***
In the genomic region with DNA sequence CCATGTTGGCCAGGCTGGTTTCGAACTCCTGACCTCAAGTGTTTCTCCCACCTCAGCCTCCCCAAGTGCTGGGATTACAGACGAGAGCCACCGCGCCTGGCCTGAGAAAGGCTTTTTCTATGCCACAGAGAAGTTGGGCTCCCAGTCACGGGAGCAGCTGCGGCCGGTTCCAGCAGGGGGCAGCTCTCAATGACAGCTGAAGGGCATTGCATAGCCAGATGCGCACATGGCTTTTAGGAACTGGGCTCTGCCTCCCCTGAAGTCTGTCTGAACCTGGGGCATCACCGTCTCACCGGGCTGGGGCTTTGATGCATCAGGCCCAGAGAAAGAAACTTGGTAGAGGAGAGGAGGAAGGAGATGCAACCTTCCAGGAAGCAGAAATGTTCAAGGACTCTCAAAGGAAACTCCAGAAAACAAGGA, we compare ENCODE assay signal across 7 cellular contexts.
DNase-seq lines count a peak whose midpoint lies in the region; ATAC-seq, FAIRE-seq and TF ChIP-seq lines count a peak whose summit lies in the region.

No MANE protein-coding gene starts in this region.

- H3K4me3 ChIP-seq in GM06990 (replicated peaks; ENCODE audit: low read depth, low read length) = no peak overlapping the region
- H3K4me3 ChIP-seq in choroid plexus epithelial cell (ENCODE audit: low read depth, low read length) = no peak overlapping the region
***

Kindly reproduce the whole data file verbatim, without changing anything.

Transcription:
In the genomic region with DNA sequence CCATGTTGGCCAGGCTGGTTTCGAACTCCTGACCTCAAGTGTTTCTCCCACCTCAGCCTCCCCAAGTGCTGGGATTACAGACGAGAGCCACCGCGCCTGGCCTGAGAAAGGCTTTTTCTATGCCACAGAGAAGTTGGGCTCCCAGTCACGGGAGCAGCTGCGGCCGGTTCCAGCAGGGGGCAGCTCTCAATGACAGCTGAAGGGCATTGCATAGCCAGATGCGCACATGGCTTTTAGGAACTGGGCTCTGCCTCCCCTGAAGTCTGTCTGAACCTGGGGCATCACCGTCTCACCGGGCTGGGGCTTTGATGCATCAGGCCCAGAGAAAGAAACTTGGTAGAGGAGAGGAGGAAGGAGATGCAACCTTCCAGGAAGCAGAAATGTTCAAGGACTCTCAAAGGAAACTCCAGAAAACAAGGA, we compare ENCODE assay signal across 7 cellular contexts.
DNase-seq lines count a peak whose midpoint lies in the region; ATAC-seq, FAIRE-seq and TF ChIP-seq lines count a peak whose summit lies in the region.

No MANE protein-coding gene starts in this region.

- H3K4me3 ChIP-seq in GM06990 (replicated peaks; ENCODE audit: low read depth, low read length) = no peak overlapping the region
- H3K4me3 ChIP-seq in choroid plexus epithelial cell (ENCODE audit: low read depth, low read length) = no peak overlapping the region